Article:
However, In late July, researchers from RestorePrivacy reported that they had discovered a trove of phone numbers and email addresses corresponding to nearly 5.5 million accounts, including those appearing to belong to celebrities and corporate accounts in addition to private individuals. A BreachForums user called “devil” is asking for at least $30K (all figures USD) to remove the data from the leak site. “devil” alleges that information for 5,485,636 accounts is involved.
Twitter will be contacting all accounts it believes could be affected; however, since the company conceded that it is unable to confirm exactly how many accounts could have been accessed, they chose to come forward with the explanation and apology to raise public awareness. Twitter also reminded users to enable two-factor authentication or other security measures where possible, and recommended against adding publicly-known phone numbers or email addresses to a Twitter account for those concerned about keeping their identity concealed.
The connection between pseudonymous Twitter accounts and publicly-known phone numbers and/or email addresses could cause damaging exposure to the individuals involved. Further, even though most of the data being sold is publicly available, threat actors can use the email addresses and phone numbers in targeted phishing attacks. In the wake of the disclosure, Twitter users are reminded to be vigilant when receiving emails about their accounts, particularly if they are being asked to login or confirm details.
German Chambers of Industry and Commerce hit by cyber attack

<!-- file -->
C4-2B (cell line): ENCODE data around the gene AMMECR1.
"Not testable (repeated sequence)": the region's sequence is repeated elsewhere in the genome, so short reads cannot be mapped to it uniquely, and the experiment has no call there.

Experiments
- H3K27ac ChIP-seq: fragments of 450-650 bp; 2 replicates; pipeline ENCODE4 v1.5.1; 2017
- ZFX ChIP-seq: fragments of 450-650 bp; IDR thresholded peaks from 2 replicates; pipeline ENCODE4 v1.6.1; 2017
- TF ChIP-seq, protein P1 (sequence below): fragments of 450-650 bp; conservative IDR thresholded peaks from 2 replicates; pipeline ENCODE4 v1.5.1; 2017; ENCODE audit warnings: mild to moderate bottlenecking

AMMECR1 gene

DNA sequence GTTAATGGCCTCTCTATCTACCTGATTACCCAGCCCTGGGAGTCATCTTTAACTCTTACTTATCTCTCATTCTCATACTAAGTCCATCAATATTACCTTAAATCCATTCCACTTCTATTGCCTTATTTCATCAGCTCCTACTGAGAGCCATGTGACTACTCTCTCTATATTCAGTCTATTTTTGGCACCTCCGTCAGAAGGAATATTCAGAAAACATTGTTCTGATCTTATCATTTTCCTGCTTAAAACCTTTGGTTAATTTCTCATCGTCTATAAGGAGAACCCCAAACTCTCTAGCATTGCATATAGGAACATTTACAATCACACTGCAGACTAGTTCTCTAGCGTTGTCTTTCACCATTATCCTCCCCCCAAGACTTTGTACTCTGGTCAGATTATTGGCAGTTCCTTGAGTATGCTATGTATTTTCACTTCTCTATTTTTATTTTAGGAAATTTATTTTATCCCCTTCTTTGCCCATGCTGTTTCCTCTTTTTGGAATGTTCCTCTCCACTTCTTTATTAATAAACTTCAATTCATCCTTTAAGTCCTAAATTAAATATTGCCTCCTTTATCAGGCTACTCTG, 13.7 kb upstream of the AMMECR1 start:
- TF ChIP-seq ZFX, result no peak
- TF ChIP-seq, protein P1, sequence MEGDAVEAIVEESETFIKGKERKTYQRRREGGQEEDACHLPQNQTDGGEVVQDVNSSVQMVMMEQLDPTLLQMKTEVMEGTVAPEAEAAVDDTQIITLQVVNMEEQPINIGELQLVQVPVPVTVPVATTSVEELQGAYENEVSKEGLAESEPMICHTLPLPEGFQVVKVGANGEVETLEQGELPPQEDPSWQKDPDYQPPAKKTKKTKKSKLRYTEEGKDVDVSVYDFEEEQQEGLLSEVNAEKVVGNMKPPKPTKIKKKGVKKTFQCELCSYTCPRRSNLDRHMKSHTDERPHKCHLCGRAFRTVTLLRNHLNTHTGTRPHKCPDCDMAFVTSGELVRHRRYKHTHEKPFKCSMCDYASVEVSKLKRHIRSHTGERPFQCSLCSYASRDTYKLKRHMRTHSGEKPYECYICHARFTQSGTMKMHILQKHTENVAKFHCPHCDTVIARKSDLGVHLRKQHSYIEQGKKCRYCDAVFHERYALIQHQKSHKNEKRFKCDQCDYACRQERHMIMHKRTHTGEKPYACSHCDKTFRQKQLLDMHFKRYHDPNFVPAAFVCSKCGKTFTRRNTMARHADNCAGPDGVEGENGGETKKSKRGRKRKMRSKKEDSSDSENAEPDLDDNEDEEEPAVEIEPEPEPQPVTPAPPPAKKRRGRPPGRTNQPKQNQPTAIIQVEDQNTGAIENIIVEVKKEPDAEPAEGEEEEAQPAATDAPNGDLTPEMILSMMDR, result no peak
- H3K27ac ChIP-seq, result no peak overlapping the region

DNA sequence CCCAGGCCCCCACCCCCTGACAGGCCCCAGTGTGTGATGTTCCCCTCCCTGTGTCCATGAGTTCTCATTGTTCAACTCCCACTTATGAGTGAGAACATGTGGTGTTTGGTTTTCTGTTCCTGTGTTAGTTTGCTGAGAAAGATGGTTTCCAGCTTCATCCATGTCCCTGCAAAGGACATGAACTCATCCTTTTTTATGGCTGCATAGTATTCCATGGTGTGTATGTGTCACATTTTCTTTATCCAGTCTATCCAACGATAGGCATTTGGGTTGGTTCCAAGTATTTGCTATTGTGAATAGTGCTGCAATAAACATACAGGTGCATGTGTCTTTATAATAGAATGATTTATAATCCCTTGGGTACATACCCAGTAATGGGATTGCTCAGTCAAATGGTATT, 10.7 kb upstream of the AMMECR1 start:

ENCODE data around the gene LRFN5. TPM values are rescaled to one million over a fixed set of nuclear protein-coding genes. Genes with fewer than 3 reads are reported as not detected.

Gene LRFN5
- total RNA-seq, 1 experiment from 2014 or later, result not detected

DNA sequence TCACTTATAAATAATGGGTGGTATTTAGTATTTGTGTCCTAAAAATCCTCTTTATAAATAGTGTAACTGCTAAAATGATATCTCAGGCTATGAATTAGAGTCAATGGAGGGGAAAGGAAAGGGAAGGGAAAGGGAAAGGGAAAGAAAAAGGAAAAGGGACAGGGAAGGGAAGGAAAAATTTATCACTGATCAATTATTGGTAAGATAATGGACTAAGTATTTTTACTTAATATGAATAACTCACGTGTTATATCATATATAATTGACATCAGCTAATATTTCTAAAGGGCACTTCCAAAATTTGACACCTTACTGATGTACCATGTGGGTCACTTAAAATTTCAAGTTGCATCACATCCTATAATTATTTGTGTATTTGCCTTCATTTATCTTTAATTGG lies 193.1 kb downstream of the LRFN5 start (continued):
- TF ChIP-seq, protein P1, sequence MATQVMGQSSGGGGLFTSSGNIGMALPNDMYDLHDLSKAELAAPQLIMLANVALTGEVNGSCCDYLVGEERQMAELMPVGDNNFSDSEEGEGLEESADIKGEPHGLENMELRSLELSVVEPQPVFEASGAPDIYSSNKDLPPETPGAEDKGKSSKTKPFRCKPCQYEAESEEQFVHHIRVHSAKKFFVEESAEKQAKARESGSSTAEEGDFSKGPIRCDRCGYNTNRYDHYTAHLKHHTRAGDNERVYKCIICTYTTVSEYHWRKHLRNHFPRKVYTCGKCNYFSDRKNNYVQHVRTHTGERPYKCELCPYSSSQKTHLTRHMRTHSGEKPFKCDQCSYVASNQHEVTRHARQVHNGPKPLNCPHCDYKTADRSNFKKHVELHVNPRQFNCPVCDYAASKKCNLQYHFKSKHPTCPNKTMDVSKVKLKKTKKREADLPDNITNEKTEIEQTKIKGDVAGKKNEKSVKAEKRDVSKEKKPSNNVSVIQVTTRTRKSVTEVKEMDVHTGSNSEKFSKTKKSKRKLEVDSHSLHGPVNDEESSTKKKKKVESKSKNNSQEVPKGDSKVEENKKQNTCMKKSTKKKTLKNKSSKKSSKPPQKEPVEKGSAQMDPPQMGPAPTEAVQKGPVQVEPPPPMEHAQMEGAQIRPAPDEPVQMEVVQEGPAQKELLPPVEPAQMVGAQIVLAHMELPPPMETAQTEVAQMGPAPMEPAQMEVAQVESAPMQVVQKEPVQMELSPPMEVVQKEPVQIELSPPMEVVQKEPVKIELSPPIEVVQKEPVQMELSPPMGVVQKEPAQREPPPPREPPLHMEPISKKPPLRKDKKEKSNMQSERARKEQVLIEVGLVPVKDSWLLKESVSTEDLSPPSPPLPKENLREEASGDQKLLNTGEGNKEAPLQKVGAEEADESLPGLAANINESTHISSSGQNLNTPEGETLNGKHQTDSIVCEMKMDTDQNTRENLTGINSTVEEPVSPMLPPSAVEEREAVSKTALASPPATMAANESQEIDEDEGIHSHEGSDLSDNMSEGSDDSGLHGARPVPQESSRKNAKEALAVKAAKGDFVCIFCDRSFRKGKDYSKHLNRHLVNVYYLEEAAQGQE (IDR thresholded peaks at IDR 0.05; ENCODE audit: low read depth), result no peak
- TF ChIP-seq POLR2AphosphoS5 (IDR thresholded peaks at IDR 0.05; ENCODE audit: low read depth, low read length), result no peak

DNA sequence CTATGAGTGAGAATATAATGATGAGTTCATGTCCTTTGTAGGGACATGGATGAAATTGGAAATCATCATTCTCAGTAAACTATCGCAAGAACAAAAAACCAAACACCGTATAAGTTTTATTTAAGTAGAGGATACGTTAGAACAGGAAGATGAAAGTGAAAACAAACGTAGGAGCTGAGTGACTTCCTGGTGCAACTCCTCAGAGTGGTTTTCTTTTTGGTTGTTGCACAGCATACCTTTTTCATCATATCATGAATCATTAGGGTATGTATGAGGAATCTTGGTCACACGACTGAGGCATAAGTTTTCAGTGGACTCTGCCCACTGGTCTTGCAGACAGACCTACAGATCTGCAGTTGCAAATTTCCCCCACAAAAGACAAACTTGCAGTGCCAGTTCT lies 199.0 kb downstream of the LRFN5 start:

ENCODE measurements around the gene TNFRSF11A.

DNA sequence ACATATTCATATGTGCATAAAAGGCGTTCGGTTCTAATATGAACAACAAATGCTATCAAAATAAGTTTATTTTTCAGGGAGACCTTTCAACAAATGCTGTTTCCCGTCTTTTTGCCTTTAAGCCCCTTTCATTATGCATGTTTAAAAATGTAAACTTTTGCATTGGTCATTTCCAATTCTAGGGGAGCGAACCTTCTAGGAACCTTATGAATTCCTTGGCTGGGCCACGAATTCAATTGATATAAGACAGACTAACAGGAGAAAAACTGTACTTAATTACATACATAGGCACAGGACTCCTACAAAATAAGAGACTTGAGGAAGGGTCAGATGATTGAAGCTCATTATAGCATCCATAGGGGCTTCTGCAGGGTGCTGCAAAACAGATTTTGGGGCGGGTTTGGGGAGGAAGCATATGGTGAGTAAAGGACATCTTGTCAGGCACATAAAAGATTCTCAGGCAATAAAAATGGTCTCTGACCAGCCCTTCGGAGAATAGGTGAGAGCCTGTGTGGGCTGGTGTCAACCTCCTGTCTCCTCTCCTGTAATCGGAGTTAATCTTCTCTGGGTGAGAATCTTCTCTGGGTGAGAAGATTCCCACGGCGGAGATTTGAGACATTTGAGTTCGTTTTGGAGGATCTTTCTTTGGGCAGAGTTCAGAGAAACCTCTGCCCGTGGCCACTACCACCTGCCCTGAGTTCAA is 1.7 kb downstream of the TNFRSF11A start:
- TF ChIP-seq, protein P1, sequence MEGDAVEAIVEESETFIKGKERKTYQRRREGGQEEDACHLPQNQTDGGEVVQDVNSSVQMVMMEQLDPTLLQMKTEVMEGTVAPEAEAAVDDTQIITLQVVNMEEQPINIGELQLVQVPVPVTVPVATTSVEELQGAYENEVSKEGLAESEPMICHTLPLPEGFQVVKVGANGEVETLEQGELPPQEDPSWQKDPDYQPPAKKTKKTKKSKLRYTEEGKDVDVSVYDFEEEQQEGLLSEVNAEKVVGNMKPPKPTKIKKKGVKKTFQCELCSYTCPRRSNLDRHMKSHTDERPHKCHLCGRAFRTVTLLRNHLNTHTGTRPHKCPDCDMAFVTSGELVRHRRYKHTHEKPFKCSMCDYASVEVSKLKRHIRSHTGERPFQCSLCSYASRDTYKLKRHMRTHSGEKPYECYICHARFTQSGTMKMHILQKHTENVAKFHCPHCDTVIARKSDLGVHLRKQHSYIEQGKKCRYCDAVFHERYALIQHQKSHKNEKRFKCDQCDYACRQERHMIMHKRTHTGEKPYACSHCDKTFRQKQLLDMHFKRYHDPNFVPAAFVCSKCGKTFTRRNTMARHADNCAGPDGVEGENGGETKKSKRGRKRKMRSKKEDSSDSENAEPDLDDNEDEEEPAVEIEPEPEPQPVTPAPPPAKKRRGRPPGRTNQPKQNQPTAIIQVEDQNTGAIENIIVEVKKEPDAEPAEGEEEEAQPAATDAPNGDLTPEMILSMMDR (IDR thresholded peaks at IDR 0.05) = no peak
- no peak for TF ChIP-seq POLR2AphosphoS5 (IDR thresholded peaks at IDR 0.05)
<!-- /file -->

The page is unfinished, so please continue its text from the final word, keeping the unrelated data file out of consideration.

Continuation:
The Association of German Chambers of Industry and Commerce (DIHK) is believed to be the target of a “massive” cyber attack on August 4. The DIHK, a coalition of 79 chambers (IHKs) across Germany representing some 3 million businesses, shut down its Internet connections in response. According to a post translated to English from the German language DIHK website, “Due to a possible cyber attack, the IHK organization has shut down its IT systems as a precautionary measure for security reasons. We are currently working intensively on a solution and defense. After being checked, the IT systems are successively started up so that the services for companies are then available again.”
In a German language LinkedIn post, Michael Bergmann, general manager of the Middle Ruhr IHK chamber, confirmed that a cyber attack was involved, but warned that it was unclear how long email and website services would be down.
According to a report in the German language news site Heise, “The DIHK offices in Frankfurt, Cologne, Berlin, Lippe and more released statements online confirming that their phone systems were back up and running but that other systems were still down.” While the central DIHK website is currently operational (in both German and English), most individual IHK sites remained down as of August 7.
The nature of the cyber attack has not been disclosed, with commentators speculating ransomware or DDoS attack. As of August 7, there were no reported indications of ransoms or data disclosures related to the DIHK on the dark web.